Whilst this could be a breakthrough if true, many experts have been cautious about the findings and are seeking further details to back up the claim. Currently, only an abstract of the research paper has been published online which claims to have discovered a novel way to deduce prime factors required to break RSA without special equipment.
Without the details of the paper, it is difficult to see how this would be possible at all. It may be that this is a theoretical piece of work. Only an actual demonstration against an RSA-2048 would prove otherwise.
So where does this leave us, and more importantly what are the consequences to data privacy and security from it?
Whether Gerck's claims materialise or not, security experts and governments around the world should rightly be concerned about the perils of quantum computing in the future.
Quantum computing has the potential to unlock and render encrypted communication on a mass scale. This has profound implications on a national security axis but also to everyday individuals. Encrypted data that has been breached in cyberattacks would now be crackable in a matter of moments rather than the near infinite number of years estimated by the very best supercomputer power today.
Given that the 'state of the art' is an important touchstone in the security obligations imposed by both the UK and EU GDPR, the prospect of a significant breakthrough in quantum computing, and its implications for encryption and data security should not be ignored. There are already examples of communications providers enhancing their approach to encryption to stay ahead of the potential developments in quantum computing. For example, users of Signal's messaging service will shortly benefit from a new encryption protocol which combines encryption strategies to protect against both digital and quantum computing. The risk of so called 'harvest now, decrypt later' attacks only serves to illustrate the need to stay ahead of the curve.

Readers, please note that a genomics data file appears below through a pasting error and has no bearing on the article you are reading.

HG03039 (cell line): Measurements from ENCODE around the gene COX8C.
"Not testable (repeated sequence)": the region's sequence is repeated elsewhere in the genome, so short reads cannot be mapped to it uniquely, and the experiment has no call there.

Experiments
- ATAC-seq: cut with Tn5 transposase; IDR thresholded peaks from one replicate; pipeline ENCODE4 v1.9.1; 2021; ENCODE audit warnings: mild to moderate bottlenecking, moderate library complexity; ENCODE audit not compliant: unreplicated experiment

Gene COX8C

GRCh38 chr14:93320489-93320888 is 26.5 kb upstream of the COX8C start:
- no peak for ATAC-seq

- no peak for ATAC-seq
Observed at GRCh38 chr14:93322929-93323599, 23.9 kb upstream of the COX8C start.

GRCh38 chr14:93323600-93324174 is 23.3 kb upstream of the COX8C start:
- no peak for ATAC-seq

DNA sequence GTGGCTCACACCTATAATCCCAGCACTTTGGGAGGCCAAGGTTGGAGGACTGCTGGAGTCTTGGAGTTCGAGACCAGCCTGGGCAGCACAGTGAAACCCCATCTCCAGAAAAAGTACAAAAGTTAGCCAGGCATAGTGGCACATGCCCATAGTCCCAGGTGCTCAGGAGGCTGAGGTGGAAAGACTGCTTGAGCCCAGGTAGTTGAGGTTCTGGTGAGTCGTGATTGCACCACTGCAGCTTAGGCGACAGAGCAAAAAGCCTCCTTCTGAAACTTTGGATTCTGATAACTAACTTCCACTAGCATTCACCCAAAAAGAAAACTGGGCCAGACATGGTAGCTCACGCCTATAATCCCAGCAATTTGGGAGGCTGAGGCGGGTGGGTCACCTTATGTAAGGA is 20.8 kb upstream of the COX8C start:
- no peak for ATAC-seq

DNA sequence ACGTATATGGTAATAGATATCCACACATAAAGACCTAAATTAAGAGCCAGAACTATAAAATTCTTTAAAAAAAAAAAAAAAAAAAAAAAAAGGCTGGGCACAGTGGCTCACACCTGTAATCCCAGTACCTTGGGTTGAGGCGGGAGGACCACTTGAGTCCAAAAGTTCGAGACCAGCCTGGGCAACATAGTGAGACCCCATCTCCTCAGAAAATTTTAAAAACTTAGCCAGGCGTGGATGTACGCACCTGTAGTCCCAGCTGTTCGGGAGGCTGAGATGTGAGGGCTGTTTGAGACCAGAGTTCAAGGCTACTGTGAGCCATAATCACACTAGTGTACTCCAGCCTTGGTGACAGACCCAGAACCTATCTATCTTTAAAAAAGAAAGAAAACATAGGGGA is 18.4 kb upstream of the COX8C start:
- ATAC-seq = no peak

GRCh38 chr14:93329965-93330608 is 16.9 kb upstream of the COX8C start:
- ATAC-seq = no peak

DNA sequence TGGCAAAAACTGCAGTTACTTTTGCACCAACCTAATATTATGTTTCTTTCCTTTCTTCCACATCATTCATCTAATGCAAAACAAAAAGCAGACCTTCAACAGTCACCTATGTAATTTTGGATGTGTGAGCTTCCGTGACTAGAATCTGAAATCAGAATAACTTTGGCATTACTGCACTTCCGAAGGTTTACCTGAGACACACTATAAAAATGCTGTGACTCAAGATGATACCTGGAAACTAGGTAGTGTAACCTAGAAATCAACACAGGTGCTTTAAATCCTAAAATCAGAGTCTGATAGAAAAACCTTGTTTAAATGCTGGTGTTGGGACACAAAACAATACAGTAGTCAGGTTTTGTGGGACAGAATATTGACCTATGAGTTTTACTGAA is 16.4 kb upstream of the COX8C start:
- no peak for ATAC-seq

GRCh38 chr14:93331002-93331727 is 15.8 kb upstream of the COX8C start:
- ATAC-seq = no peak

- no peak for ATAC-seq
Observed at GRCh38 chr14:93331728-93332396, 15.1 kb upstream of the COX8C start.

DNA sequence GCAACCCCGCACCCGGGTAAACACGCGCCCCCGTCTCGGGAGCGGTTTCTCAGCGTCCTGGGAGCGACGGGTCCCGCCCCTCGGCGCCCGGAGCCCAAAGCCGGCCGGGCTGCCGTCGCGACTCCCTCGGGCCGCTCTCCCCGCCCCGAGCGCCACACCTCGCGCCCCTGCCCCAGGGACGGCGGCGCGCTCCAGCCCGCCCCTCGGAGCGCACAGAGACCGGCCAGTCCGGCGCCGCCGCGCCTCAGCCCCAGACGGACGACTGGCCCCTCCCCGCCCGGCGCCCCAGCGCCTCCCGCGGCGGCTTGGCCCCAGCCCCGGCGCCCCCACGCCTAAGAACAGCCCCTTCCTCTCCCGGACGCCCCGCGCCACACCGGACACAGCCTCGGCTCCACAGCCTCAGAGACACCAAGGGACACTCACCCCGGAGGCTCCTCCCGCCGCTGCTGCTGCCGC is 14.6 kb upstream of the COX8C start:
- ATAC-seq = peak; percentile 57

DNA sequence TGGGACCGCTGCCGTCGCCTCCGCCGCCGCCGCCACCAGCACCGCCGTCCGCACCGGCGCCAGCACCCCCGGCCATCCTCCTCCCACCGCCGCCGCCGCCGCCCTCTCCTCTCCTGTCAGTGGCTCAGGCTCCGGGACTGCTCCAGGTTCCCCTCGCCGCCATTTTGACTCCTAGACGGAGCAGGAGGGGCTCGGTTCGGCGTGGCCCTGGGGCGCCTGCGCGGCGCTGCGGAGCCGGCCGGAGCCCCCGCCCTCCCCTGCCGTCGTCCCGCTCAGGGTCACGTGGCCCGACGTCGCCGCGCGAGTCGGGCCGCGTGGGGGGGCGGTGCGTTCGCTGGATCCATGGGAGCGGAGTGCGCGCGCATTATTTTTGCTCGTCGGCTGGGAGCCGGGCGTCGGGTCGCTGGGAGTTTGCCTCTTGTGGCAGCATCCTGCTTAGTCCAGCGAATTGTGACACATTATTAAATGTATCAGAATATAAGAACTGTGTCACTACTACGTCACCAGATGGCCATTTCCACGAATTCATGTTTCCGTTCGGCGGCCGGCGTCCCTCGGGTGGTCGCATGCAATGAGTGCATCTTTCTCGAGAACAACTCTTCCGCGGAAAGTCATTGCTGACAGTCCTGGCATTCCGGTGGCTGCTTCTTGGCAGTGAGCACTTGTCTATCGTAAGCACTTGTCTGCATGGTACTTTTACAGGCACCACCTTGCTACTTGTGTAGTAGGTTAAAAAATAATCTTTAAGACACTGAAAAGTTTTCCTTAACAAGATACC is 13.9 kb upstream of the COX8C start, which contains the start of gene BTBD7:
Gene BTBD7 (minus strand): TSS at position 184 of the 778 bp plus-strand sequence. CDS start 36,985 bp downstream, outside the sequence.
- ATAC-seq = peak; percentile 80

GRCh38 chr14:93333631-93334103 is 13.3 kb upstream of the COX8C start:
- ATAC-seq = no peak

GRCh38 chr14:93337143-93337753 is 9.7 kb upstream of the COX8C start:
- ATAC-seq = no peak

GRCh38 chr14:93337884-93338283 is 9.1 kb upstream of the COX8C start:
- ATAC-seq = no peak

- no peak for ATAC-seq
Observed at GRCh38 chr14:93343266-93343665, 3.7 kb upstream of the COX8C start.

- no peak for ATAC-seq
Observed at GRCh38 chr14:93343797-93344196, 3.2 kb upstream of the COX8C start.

Work is currently underway by government and big businesses to switch to quantum-resistant methods. In a timely manner, the UK's National Cyber Security Centre (the "NCSC") has just published (3 November 2023), a white paper on "Next steps in preparing for post-quantum cryptography". This guidance provides details on how operators of Critical National Infrastructure should prepare for post-quantum cryptography. In a not too dissimilar vein, the U.S Government has mandated switch over dates under the Commercial National Security Algorithm Suite (CNSA) 2.0.
It is fully suspected that businesses will follow suit in due course with regulatory and framework standards requiring to account for when mass commercial proliferation of quantum computing comes into effect, particularly when in the hands of a malicious actor.
Irrespective of whether Gerck's claims are true, at CyXcel we believe there is no place for complacency. Cyber security is a continuous endeavour and prevention will remain the best form of protection against the risks posed by advancing technologies. Our unique blend of technical, consulting, and legal expertise all under one roof means we can help you get under the skin of your organization to strengthen your security and reporting mechanisms for the future.